Tile Cleaning problem ?

Hello,
Have a shower stall I am having trouble cleaning some of the tile.
All the spray products available do a great job on the tile faces, and even most of the grout between them.
But for the corners, and some of the tile edges, it's another story. Some is grout, and apparently some was lightly sealed with a Silicone/RTV.
Stays black no matter what product I've tried. And, I've tried a zillion of them, including Chlorox.
Really don't want to rip out the old, black, grout or Silicone, and re-do.
Anmy product(s) that really works for this kind of thing ?
Thanks, Bob
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I wonder if the problem might be that they sealed it. Silicone also attracts mildew. I always avoid silicone caulking in tubs for that reason.
There's nothing better than bleach for mildew. The special mildew sprays are no more than a scam, adding 30 cents worth of bleach to a bottle of water and charging $5 for it.
I've had good luck with tub dinginess using an acid cleaner by Zep, from HD.
If bleach doesn't make the black fade in a matter of minutes then you're dealing with something other than mildew. It's hard to tell the appearance from your description. You refer to grout *or* silicone. In the corners I assume there's caulking, maybe silicone, which probably needs to be scraped out and redone.
| Hello, | | Have a shower stall I am having trouble cleaning some of the tile. | | All the spray products available do a great job on the tile faces, and | even most of the grout between them. | | But for the corners, and some of the tile edges, it's another story. | Some is grout, and apparently some was lightly sealed with a Silicone/RTV. | | Stays black no matter what product I've tried. | And, I've tried a zillion of them, including Chlorox. | | Really don't want to rip out the old, black, grout or Silicone, and re-do. | | Anmy product(s) that really works for this kind of thing ? | | Thanks, | Bob | | --- | This email is free from viruses and malware because avast! Antivirus protection is active. | http://www.avast.com |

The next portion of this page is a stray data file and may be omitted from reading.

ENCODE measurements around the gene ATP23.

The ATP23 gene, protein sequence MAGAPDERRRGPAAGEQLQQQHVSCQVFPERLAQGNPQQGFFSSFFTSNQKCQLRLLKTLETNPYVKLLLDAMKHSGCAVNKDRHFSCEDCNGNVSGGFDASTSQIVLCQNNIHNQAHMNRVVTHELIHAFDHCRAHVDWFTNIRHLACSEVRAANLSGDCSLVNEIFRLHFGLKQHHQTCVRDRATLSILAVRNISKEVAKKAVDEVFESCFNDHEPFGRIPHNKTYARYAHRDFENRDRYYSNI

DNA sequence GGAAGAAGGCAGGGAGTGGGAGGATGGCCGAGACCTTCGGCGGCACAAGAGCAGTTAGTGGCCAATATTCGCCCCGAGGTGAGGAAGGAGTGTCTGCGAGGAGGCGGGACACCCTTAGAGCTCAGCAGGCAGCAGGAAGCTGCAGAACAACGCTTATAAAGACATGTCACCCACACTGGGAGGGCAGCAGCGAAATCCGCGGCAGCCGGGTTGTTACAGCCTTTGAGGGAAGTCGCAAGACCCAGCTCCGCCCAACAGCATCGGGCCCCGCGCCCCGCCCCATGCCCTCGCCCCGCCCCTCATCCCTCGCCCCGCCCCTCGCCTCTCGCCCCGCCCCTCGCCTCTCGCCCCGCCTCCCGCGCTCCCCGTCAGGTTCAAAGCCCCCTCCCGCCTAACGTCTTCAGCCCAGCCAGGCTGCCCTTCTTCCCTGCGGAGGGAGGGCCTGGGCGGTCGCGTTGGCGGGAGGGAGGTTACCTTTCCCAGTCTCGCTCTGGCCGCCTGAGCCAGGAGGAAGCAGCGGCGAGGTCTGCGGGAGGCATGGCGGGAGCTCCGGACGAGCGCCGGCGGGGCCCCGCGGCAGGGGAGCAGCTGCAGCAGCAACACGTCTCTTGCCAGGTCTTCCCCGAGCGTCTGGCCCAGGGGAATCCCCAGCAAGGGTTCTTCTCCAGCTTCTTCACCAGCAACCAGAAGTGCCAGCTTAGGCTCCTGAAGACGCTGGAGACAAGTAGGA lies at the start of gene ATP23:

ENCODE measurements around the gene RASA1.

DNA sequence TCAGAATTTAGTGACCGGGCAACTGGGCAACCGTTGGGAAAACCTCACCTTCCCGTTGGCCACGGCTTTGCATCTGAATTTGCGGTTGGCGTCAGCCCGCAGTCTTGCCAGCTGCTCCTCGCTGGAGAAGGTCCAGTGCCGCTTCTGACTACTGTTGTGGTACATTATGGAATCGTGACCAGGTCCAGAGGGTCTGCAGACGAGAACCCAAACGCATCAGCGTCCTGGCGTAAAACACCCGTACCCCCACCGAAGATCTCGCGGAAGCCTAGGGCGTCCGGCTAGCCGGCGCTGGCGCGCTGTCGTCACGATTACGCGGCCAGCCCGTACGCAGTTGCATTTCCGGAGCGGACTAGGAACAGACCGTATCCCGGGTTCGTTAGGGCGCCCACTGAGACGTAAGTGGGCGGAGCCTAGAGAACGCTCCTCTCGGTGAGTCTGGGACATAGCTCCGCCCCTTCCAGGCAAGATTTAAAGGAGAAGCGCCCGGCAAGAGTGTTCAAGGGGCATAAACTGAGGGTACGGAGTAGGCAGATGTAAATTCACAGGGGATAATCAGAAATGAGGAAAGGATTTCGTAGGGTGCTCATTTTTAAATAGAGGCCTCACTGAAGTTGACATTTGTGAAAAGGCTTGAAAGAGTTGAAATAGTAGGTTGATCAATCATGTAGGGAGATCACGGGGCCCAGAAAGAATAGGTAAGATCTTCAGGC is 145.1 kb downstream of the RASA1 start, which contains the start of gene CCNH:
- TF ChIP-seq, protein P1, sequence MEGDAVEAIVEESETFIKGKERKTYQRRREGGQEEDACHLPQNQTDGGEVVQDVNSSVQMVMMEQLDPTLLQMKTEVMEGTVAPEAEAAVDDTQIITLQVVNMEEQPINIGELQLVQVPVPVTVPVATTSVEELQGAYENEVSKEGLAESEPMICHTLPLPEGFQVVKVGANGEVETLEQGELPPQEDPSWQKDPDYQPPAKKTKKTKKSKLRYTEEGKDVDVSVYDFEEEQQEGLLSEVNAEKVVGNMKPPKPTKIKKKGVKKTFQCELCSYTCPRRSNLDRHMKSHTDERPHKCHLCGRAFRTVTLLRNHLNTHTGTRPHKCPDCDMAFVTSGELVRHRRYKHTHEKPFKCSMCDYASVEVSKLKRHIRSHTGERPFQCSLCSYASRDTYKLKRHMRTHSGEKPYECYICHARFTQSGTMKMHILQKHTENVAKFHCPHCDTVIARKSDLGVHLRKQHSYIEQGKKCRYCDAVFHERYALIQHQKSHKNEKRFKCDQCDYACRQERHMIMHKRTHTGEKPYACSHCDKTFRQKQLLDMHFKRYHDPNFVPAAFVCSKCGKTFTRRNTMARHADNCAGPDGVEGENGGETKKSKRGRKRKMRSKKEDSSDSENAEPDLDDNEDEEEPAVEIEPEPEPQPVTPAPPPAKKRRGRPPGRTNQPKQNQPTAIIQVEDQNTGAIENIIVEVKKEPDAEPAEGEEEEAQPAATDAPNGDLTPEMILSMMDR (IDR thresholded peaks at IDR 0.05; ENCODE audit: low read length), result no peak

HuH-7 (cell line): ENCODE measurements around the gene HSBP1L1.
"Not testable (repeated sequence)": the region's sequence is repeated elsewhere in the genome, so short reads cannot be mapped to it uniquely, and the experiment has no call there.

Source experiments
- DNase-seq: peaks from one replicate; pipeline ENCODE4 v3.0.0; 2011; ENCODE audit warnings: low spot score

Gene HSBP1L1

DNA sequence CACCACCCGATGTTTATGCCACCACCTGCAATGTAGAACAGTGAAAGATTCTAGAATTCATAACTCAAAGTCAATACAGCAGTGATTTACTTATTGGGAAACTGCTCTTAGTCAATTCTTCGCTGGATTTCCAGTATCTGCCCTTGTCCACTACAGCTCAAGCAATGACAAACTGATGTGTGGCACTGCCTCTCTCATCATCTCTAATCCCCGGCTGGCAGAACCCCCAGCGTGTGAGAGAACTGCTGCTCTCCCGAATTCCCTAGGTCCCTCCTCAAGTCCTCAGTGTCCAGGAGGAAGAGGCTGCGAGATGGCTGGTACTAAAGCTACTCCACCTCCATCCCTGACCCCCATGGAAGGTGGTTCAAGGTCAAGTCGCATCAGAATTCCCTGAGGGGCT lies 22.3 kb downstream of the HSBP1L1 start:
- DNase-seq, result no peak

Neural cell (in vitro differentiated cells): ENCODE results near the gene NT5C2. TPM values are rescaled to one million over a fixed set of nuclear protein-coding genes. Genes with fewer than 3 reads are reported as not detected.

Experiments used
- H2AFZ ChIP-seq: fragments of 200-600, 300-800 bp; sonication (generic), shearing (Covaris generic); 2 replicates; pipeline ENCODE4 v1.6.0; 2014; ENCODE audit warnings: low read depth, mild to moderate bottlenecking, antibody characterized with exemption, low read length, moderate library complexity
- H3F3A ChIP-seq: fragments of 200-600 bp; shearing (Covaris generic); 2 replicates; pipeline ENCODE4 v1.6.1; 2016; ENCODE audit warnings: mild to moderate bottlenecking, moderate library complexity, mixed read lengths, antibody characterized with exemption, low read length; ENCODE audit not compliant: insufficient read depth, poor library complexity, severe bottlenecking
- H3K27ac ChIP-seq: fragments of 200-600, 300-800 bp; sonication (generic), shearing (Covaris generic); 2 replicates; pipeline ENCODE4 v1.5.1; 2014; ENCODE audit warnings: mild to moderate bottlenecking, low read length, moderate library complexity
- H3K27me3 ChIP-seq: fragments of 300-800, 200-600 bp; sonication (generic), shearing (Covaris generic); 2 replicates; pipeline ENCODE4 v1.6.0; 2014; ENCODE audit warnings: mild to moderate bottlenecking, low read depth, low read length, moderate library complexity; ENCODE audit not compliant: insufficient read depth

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My guess is the silicone is discolored and has absorbed some of the black from the mold/mildew. If that is the case, nothing will get rid of it.
Clean it out and consider using epoxy grout. It is easier to clean and does not absorb. It does cost a bit more, but worth it for a bathroom, IMO.
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I own a small apartment block, and I clean mildew off of silicone caulk all the time.
If the mildew is on the grout, you're best bet is to use phosphoric acid to dissolve the surface of the grout until the grout is clean, and then use a grout sealer to seal the surface of the grout so that it doesn't come back.
If the mildew isn't too bad on the silicone itself, you can clean it up by mixing Borax (which you can find in the laundry detergent aisle of any supermarket) with bleach to make a thick slurry. Use a large spoon to scoop up that slurry and hold it near the silicone and then a small spoon to spread the slurry over the silicone. Then, cover that with Saran Wrap or any cling wrap for a few days. When you remove the cling wrap, the silicone caulk should be white as Manitoba snow.